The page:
Nonfiction Proposals: A Primer
September 21, 2009

Good morning, class! While most of our blog posts consist of fiction-related matters, we have at least a few nonfiction authors in our midst. For that reason, I’ll occasionally devote a blog post to the issues of writing and publishing nonfiction. As the title indicates, today's lesson will serve as a basic nonfiction primer, and I’ll break down the various parts of the nonfiction proposal—and their importance—in subsequent posts.Be sure to take notes—there may be a pop quiz later!Writing, representing, and selling nonfiction is much different than representing fiction in many ways, with one of the main differences being length of the project. With fiction, publishers generally require a completed (and polished!) manuscript before they’ll consider it for publication. For nonfiction, however, publishers will often buy a project based on a 50-page book proposal.Sounds great, right? After all, throwing together a 50-page book proposal is a breeze compared to writing a full-length manuscript. Heck, maybe we should all write more nonfiction! While putting together a nonfiction proposal sounds like much less work in theory, in practice, a certain alchemy is required to bring the various parts of a nonfiction book proposal together.If you’re unsure what information comprises a nonfiction proposal, I’ll list it here (in order of appearance):

  1. Overview
  2. Author platform/expertise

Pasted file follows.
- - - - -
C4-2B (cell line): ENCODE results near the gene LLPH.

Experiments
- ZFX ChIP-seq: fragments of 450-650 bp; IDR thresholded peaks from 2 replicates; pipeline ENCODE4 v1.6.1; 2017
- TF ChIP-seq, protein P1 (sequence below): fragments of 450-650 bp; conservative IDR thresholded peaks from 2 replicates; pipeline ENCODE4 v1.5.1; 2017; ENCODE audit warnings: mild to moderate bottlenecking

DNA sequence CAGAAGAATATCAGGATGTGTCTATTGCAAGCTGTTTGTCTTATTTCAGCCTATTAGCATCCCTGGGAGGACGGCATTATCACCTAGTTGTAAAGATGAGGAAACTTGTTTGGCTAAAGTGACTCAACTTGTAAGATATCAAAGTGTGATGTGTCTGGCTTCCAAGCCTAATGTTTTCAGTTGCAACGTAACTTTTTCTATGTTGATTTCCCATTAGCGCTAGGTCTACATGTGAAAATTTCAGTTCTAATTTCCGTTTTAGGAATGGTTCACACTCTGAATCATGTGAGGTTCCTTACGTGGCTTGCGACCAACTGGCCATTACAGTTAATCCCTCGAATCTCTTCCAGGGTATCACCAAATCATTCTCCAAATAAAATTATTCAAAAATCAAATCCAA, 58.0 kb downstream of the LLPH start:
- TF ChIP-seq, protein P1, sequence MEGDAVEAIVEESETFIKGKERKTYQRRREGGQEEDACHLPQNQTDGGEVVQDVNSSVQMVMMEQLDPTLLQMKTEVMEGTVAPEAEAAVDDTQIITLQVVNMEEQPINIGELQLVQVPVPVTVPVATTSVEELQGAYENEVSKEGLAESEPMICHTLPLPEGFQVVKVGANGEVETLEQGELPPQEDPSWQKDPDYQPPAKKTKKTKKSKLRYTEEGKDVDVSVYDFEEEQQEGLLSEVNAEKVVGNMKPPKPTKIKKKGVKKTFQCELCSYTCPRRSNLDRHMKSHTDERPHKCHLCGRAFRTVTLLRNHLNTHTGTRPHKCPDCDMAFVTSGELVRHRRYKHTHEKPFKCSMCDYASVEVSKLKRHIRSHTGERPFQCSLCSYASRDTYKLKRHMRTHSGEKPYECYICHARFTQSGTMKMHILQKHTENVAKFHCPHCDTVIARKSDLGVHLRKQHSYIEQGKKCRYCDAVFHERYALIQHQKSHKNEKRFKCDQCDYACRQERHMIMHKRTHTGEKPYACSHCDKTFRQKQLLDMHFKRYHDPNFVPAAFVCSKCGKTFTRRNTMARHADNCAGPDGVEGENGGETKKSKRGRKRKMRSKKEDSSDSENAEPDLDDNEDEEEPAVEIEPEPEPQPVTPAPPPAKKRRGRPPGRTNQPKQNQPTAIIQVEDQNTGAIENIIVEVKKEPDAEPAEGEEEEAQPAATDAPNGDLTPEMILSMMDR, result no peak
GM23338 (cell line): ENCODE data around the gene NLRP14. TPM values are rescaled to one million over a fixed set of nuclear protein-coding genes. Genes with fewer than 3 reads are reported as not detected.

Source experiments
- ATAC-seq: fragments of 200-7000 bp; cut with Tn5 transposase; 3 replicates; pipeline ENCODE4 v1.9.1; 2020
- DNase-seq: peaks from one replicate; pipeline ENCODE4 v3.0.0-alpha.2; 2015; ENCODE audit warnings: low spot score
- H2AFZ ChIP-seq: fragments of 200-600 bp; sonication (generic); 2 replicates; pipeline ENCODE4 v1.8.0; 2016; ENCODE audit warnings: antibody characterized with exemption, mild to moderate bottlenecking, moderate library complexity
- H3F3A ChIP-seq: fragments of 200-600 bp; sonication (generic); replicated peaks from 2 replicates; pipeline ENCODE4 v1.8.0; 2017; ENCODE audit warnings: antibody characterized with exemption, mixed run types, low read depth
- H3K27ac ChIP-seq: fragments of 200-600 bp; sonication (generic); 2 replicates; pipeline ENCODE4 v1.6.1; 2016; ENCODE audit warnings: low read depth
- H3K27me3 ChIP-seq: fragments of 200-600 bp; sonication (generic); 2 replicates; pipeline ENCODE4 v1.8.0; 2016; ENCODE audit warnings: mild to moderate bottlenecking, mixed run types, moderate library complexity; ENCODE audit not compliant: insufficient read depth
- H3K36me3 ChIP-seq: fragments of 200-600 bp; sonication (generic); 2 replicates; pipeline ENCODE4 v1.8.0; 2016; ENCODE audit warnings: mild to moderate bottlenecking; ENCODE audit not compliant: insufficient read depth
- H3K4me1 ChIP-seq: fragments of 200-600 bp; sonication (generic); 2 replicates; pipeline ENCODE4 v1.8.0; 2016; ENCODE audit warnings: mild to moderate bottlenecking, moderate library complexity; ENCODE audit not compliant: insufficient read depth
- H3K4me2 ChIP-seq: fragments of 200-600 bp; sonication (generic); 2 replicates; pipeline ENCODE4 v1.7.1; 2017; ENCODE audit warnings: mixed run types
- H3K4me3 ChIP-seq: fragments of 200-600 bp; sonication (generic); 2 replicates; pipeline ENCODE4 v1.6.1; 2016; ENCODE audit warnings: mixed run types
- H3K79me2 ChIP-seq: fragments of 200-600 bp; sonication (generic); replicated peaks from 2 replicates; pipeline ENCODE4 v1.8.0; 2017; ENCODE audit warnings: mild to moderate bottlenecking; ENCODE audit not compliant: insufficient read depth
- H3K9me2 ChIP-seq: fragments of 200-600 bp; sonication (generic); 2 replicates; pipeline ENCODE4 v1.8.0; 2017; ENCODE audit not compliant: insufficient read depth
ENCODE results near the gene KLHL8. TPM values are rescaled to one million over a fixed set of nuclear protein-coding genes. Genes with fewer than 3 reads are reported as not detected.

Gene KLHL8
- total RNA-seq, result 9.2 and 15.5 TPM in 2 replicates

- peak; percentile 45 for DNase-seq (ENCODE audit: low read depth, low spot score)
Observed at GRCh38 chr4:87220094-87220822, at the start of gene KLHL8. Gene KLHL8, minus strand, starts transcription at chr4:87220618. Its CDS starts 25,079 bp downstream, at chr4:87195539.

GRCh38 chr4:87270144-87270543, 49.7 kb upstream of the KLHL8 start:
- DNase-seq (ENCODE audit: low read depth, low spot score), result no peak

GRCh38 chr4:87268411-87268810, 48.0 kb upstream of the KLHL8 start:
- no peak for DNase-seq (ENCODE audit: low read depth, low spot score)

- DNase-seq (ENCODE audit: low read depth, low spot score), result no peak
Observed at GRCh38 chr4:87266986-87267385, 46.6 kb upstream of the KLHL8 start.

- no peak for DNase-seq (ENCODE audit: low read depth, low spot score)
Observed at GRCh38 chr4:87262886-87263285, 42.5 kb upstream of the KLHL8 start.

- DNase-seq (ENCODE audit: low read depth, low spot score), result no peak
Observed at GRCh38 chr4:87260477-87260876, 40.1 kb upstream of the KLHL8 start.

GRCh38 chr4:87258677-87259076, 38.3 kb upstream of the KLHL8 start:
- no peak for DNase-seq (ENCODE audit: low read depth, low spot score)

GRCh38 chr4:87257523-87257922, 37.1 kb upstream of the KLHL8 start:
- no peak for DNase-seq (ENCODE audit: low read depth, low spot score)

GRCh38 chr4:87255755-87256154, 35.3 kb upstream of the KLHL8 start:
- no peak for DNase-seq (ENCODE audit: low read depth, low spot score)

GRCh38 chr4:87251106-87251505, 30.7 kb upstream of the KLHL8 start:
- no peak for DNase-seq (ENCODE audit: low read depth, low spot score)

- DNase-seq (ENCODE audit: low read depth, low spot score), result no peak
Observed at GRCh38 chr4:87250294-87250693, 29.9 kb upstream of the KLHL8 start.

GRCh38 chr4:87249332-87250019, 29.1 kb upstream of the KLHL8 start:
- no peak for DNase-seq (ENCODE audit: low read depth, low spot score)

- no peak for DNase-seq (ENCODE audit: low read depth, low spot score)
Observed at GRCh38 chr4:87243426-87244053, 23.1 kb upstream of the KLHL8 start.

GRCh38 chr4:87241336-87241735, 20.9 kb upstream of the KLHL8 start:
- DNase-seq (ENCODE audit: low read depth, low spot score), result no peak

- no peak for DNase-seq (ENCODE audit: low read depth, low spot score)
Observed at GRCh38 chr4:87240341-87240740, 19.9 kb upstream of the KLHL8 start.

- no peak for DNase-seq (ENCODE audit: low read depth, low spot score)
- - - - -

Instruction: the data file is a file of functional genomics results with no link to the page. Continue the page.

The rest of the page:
3. Marketing plan/publicity connections
  4. Competitive title analysis
  5. Writing sample

Still sounds pretty good, right? Still sounds like a much easier gig than writing a 100,000-word manuscript, right? Before you chuck your novel for the world of nonfiction writing, consider this:When editors read your book proposal, they are scrutinizing your author platform and competitive title section just as closely as they are looking at your writing sample. Why? Because a harsh reality of nonfiction publishing these days is that great writing sometimes isn’t enough to get a project published—or sell a finished book.As a writer of nonfiction, you have a set of responsibilities that fiction writers do not. You must be able to establish yourself as an “expert” or “voice” in your subject area. You must know your competitive titles inside and out, and you must be able to point out why your book is different/better than any of the books already on the bookstore shelves.Taking care to do these things will give you a definite edge over the competition. And of course, signing with a literary agent with experience in your subject area can also help you focus your proposal in order to meet the needs of the marketplace. And in nonfiction publishing, meeting the needs of the marketplace is paramount.Okay, class! That concludes today’s lesson on nonfiction publishing. I hope you found it useful and informative.Now for the Q&A portion of our lesson: Post your questions about the nonfiction market here, and I’ll choose several and provide answers later this week.Happy Monday!